I had CNN on mute the other morning and saw something out of the corner of my eye about President Barack Obama speaking at Cairo University in Egypt about muslin.
I was only half paying attention, but it seemed like he went on for, like, a whole hour about how the U.S. has no quarrel with muslin in general, but only with violent muslin radicals who want to destroy America’s traditions — by which I assume he meant denim. I guess he did the speech in Cairo because Egypt is one of the world’s largest growers of cotton and is therefore a hotbed of muslin extremism.
I sure hope the muslin world isn’t too cloth-eared to accept Obama’s benevolent overture.
If you think the muslin/Muslim pun in the first three paragraphs is stupid, I don’t blame you. Rereading it now, I haven’t quite cottoned to it myself.
OK, I promise I’ll stop.
But punning muslin and Muslim is only slightly sillier than politicians and journalists suggesting over and over that the "Muslim world” constitutes a coherent grouping of people.
“Muslim world” is about as nonspecific as one can get. Targeting a speech to the "Muslim world" is like walking up to a podium and saying, “Greetings, Earthlings,” or “Welcome, my fellow vertebrates.”
To see Muslims as a "Muslim world" reveals a lot more about the seer than the seen. In that sense, it’s not unlike the phrase “Middle East,” a region of the world named for how you get there from London.
Even if you limit the definition of “Muslim world” to mean countries where Islam is the dominant religion, you’re still lumping at least 1 billion people on three continents together on the basis of not a whole lot.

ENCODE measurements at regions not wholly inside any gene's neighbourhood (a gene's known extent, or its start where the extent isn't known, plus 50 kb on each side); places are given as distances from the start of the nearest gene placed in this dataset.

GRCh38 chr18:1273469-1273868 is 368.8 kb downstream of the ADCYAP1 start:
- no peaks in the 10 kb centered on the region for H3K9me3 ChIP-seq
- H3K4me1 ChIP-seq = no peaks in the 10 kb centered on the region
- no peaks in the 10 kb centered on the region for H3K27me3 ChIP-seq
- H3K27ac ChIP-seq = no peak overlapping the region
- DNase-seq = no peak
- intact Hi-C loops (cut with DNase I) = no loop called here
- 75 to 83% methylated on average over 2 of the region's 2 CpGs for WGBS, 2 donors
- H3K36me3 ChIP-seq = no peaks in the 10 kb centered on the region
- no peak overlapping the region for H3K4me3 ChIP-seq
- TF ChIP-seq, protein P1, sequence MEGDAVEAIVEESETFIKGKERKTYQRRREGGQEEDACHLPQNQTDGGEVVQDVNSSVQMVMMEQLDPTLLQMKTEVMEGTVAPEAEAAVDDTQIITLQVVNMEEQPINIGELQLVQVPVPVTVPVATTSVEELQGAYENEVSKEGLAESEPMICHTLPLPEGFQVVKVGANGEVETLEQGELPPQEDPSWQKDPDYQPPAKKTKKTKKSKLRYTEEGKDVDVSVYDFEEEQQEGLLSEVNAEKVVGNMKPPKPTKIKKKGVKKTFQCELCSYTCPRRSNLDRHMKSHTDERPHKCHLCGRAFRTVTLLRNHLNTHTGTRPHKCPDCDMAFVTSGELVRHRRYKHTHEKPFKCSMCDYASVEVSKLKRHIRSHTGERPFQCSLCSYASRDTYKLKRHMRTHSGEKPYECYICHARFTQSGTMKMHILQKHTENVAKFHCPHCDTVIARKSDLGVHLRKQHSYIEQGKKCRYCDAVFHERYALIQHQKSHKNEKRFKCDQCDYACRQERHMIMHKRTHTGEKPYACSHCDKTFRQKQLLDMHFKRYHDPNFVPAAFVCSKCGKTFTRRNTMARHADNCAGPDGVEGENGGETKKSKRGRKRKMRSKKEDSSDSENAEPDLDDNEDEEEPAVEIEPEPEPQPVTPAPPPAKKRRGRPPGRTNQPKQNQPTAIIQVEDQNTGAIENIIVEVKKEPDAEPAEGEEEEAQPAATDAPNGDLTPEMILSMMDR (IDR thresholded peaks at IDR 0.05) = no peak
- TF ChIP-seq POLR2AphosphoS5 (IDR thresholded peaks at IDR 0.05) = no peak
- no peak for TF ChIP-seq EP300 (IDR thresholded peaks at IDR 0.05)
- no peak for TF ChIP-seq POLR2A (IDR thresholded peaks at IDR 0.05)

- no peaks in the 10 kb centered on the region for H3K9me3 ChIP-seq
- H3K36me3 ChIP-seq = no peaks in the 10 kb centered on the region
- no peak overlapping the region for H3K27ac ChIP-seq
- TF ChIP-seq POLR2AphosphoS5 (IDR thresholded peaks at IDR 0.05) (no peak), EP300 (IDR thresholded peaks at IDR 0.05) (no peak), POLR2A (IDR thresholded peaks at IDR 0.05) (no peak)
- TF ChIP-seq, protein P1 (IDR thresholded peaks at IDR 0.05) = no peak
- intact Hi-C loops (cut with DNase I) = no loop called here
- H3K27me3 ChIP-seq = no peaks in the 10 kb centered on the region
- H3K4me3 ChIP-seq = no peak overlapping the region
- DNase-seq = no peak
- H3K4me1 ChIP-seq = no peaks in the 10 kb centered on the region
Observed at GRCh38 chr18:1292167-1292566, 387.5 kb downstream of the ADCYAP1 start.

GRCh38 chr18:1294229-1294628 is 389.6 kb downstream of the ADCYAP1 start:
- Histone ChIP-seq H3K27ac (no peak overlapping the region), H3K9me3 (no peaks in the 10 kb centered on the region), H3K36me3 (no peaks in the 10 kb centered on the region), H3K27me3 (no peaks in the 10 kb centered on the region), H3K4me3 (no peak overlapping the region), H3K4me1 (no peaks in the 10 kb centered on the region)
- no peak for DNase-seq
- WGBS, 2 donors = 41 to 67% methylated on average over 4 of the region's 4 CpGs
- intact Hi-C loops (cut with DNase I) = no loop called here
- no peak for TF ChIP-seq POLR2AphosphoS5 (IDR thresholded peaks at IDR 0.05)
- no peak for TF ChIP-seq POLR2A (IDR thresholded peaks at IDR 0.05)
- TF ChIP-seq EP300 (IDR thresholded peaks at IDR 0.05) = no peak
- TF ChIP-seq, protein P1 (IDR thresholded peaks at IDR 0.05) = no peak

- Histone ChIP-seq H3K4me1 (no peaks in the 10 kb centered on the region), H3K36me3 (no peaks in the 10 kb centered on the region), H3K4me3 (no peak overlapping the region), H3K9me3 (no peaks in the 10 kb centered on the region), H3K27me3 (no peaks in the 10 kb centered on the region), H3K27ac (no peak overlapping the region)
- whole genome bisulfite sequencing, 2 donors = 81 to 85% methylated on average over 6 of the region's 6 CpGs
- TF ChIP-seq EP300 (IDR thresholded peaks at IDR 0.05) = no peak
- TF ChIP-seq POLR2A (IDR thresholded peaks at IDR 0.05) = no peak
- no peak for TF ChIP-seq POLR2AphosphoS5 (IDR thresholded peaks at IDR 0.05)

To be Muslim simply means someone believes there is one god and that the final, authoritative word of said god, the Holy Quran, was delivered by an angel named Gabriel to a seventh-century Arabian shepherd named Muhammad.
That’s it. That’s all the designation Muslim means.
Being Muslim is not a predictor of one’s politics, economic views, social values, taste in food, movies, video games, dress or haircuts.
To assume all Muslims act a certain way or do certain things because of something the Quran might say is as silly as assuming all Christians are the same because of something written in the Bible. The Old Testament explicitly commands the ceremonial sacrifice of bulls and goats to atone for certain sins. I was born and raised in the “Christian world,” and I have yet to see or hear of that happening.
With all my kvetching, I actually thought the substance of Obama’s speech was great. Its primary objective was to turn the page on an especially destructive era of American foreign policy.
Insofar as the speech reminded people who heard it that “Yee-haw” is no longer our foreign policy, it was a success.
But I don’t think it’s accurate to describe the speech as an address to the "Muslim world."
The (halal) meat of the speech consisted of the U.S. acknowledging some (but not all) of the destruction wrought by U.S. policies in the predominantly Arab Middle East, Israel and Iran.
If you look at opinion surveys of people in the region, like the ones conducted regularly by the Pew Global Attitudes Project, you’ll see overwhelming anger and resentment at the U.S. for its support of dictatorial governments, the killing fields that followed the U.S. invasion of Iraq, and of Israeli policies widely viewed in the region as brutal and oppressive.
But that’s not all, or even most, of the “Muslim world.” The most populous, predominantly Muslim nations on Earth are in East Asia (Indonesia) and South Asia (Pakistan and Bangladesh). It takes just as long to fly to Jerusalem from Indonesia’s capital, Jakarta, as it does to fly from Washington, D.C.
It’s not that Palestinian suffering or free elections in Egypt aren’t important to Indonesians. But southeast Asians are far away and kind of have other stuff going on. Lumping all Muslims together in a “Muslim world” doesn’t acknowledge that.